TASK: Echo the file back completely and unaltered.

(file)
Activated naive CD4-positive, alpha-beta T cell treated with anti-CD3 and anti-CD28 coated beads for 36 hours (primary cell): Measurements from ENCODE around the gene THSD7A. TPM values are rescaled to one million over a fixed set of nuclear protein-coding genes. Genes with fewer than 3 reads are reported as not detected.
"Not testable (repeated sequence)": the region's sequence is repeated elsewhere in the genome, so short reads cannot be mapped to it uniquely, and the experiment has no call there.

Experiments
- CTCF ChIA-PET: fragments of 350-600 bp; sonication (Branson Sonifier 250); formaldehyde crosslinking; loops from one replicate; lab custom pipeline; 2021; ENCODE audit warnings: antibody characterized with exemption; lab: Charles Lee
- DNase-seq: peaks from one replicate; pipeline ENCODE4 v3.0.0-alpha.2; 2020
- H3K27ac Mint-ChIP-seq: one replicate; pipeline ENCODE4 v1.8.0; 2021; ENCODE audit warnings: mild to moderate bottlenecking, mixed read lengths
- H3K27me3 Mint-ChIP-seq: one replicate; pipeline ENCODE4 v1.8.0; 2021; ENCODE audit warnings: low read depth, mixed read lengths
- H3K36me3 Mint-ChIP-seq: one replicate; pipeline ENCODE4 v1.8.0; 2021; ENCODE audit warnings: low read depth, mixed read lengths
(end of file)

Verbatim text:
Activated naive CD4-positive, alpha-beta T cell treated with anti-CD3 and anti-CD28 coated beads for 36 hours (primary cell): Measurements from ENCODE around the gene THSD7A. TPM values are rescaled to one million over a fixed set of nuclear protein-coding genes. Genes with fewer than 3 reads are reported as not detected.
"Not testable (repeated sequence)": the region's sequence is repeated elsewhere in the genome, so short reads cannot be mapped to it uniquely, and the experiment has no call there.

Experiments
- CTCF ChIA-PET: fragments of 350-600 bp; sonication (Branson Sonifier 250); formaldehyde crosslinking; loops from one replicate; lab custom pipeline; 2021; ENCODE audit warnings: antibody characterized with exemption; lab: Charles Lee
- DNase-seq: peaks from one replicate; pipeline ENCODE4 v3.0.0-alpha.2; 2020
- H3K27ac Mint-ChIP-seq: one replicate; pipeline ENCODE4 v1.8.0; 2021; ENCODE audit warnings: mild to moderate bottlenecking, mixed read lengths
- H3K27me3 Mint-ChIP-seq: one replicate; pipeline ENCODE4 v1.8.0; 2021; ENCODE audit warnings: low read depth, mixed read lengths
- H3K36me3 Mint-ChIP-seq: one replicate; pipeline ENCODE4 v1.8.0; 2021; ENCODE audit warnings: low read depth, mixed read lengths